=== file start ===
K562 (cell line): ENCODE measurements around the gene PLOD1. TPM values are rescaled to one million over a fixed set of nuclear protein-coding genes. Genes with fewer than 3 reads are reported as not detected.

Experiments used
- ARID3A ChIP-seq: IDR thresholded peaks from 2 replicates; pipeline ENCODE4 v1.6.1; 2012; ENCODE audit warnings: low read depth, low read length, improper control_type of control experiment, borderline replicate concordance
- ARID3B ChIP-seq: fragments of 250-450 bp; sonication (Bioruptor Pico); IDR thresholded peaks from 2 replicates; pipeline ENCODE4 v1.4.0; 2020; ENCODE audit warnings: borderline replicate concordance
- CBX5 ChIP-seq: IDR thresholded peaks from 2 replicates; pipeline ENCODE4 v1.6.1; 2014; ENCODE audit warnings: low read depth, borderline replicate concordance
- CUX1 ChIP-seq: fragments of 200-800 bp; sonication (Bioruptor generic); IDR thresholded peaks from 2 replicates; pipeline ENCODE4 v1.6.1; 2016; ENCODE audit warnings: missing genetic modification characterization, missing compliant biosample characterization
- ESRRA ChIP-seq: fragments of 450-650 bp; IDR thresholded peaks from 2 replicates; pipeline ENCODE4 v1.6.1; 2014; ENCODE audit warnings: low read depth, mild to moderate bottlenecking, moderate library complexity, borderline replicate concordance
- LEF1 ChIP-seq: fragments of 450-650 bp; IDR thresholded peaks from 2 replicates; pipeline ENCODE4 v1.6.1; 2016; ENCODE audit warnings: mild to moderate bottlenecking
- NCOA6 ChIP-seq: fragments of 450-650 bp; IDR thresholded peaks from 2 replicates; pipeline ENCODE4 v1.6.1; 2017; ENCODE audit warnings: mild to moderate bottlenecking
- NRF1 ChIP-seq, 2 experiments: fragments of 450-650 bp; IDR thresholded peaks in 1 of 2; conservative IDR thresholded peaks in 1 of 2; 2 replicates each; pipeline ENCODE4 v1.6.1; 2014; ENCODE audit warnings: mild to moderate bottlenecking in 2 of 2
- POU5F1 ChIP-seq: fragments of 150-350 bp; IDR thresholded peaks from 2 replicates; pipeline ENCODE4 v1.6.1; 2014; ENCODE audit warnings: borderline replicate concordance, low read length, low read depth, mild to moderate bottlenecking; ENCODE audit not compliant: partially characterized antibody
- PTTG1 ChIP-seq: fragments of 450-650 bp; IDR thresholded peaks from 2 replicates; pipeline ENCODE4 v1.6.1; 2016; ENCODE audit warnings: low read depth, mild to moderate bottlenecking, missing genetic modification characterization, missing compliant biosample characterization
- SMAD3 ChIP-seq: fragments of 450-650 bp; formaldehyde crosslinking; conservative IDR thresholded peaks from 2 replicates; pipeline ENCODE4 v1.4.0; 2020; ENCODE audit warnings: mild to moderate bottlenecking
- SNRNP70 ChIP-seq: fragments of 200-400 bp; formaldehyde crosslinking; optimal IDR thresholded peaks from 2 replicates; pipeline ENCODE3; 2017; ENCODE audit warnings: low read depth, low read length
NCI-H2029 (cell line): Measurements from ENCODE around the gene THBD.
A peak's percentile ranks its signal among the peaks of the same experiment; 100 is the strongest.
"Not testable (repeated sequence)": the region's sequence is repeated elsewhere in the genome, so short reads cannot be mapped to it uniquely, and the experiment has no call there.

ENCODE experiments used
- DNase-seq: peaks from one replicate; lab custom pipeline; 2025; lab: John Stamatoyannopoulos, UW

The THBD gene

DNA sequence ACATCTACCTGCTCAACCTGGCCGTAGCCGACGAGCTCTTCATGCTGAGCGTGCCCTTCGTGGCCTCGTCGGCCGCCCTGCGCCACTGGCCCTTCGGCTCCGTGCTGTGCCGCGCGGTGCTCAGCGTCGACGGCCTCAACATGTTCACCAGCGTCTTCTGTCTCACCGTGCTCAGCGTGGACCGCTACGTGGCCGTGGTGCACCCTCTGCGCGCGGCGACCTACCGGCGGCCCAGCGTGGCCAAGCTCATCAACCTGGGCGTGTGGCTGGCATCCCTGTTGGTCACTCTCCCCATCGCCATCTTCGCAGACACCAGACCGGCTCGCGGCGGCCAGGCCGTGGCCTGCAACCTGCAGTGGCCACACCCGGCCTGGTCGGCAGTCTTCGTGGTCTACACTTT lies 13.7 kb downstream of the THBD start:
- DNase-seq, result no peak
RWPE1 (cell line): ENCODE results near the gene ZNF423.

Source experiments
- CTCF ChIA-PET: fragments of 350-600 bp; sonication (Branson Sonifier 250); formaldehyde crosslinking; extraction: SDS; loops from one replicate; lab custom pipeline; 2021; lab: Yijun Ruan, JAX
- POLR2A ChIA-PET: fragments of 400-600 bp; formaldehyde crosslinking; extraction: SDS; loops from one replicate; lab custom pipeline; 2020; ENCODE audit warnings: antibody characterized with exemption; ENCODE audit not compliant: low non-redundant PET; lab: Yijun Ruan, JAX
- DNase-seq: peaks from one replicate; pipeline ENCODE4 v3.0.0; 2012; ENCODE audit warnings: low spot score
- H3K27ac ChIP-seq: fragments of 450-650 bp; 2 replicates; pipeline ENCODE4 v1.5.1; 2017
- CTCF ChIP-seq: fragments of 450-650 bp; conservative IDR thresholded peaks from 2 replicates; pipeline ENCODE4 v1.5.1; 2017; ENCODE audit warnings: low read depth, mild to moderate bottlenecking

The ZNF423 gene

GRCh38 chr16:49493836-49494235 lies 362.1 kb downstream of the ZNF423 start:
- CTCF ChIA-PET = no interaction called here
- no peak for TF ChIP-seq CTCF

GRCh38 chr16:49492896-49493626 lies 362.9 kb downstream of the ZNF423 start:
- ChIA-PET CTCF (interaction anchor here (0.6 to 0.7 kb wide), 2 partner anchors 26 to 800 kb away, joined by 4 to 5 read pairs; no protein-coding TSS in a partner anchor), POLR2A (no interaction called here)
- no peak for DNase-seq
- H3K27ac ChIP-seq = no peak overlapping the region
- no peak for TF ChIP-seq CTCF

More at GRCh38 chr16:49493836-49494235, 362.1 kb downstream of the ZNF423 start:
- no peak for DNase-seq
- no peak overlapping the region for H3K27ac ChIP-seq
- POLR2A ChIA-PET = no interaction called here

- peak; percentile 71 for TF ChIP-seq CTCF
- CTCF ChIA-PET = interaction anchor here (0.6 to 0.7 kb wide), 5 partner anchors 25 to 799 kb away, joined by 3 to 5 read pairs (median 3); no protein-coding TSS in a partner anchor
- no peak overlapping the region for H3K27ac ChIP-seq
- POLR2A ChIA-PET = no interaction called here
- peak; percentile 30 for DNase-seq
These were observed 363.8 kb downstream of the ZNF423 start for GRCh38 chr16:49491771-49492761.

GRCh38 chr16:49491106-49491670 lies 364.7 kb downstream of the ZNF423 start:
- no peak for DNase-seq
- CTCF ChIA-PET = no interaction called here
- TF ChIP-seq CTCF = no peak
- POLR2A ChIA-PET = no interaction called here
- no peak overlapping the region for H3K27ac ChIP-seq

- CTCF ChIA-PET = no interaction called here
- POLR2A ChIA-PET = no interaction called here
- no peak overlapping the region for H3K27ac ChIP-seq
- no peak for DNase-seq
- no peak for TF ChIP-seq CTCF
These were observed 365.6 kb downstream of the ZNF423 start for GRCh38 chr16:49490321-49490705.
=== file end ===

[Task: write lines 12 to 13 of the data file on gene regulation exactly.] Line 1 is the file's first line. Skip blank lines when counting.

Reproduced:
- PTTG1 ChIP-seq: fragments of 450-650 bp; IDR thresholded peaks from 2 replicates; pipeline ENCODE4 v1.6.1; 2016; ENCODE audit warnings: low read depth, mild to moderate bottlenecking, missing genetic modification characterization, missing compliant biosample characterization
- SMAD3 ChIP-seq: fragments of 450-650 bp; formaldehyde crosslinking; conservative IDR thresholded peaks from 2 replicates; pipeline ENCODE4 v1.4.0; 2020; ENCODE audit warnings: mild to moderate bottlenecking